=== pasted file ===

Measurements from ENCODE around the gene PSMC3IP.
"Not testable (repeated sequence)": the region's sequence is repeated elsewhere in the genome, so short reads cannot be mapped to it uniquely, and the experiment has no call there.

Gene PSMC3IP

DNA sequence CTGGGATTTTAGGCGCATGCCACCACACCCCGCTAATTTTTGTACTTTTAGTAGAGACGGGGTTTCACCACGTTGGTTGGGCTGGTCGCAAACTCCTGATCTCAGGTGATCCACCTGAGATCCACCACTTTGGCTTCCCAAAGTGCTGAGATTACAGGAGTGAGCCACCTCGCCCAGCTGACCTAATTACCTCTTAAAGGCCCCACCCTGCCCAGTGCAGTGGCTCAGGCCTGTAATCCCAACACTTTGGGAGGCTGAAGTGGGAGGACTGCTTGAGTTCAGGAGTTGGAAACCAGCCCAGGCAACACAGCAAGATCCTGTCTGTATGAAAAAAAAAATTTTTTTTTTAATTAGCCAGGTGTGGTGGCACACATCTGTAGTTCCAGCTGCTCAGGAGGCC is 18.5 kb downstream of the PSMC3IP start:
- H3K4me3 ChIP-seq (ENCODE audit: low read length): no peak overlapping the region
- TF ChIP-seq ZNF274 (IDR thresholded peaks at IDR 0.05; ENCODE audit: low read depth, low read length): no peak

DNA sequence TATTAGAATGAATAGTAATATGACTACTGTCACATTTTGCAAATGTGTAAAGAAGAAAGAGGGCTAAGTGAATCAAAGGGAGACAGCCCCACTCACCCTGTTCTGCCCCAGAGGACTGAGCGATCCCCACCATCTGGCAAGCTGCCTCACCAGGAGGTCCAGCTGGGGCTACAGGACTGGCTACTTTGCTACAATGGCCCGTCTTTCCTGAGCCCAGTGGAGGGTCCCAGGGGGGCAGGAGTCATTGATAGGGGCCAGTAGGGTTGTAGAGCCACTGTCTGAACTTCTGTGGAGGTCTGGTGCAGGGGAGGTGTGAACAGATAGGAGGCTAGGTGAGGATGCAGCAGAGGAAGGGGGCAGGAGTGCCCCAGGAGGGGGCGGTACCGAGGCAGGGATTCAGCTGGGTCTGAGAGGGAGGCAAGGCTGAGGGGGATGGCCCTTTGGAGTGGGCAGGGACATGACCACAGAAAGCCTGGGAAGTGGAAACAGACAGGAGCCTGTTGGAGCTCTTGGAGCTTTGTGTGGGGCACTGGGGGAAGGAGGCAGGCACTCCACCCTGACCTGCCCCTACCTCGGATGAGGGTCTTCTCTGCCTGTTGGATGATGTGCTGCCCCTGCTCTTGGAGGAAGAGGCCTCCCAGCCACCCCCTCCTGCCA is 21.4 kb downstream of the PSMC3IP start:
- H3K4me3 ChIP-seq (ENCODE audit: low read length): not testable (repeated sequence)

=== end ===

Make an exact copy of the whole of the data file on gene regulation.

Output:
Measurements from ENCODE around the gene PSMC3IP.
"Not testable (repeated sequence)": the region's sequence is repeated elsewhere in the genome, so short reads cannot be mapped to it uniquely, and the experiment has no call there.

Gene PSMC3IP

DNA sequence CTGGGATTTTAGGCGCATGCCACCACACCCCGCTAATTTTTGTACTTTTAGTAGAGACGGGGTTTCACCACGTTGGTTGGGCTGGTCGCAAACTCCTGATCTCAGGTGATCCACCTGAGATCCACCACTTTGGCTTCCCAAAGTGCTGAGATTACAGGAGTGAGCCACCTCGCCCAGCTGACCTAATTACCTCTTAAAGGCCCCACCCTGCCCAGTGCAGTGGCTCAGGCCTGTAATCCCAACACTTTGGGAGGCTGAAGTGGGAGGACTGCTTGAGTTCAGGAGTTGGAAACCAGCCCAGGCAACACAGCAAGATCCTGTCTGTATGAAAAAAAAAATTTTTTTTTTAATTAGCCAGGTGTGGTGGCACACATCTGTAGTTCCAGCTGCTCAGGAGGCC is 18.5 kb downstream of the PSMC3IP start:
- H3K4me3 ChIP-seq (ENCODE audit: low read length): no peak overlapping the region
- TF ChIP-seq ZNF274 (IDR thresholded peaks at IDR 0.05; ENCODE audit: low read depth, low read length): no peak

DNA sequence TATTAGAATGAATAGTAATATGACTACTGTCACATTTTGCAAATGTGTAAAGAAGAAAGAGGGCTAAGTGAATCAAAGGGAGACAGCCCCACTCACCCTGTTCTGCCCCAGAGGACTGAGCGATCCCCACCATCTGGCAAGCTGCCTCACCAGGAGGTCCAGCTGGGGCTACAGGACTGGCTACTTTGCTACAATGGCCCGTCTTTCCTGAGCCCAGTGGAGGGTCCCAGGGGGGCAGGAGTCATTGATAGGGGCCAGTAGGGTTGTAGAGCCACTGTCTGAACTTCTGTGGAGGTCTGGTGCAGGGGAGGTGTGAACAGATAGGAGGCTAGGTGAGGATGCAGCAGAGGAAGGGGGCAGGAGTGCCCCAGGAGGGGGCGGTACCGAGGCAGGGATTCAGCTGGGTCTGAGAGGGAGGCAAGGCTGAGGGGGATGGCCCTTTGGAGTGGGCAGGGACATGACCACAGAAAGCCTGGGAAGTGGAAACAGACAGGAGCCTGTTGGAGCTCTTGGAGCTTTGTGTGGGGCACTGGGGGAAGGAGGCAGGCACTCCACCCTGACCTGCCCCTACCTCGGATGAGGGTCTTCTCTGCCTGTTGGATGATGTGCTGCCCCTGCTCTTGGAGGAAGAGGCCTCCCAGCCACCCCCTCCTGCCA is 21.4 kb downstream of the PSMC3IP start:
- H3K4me3 ChIP-seq (ENCODE audit: low read length): not testable (repeated sequence)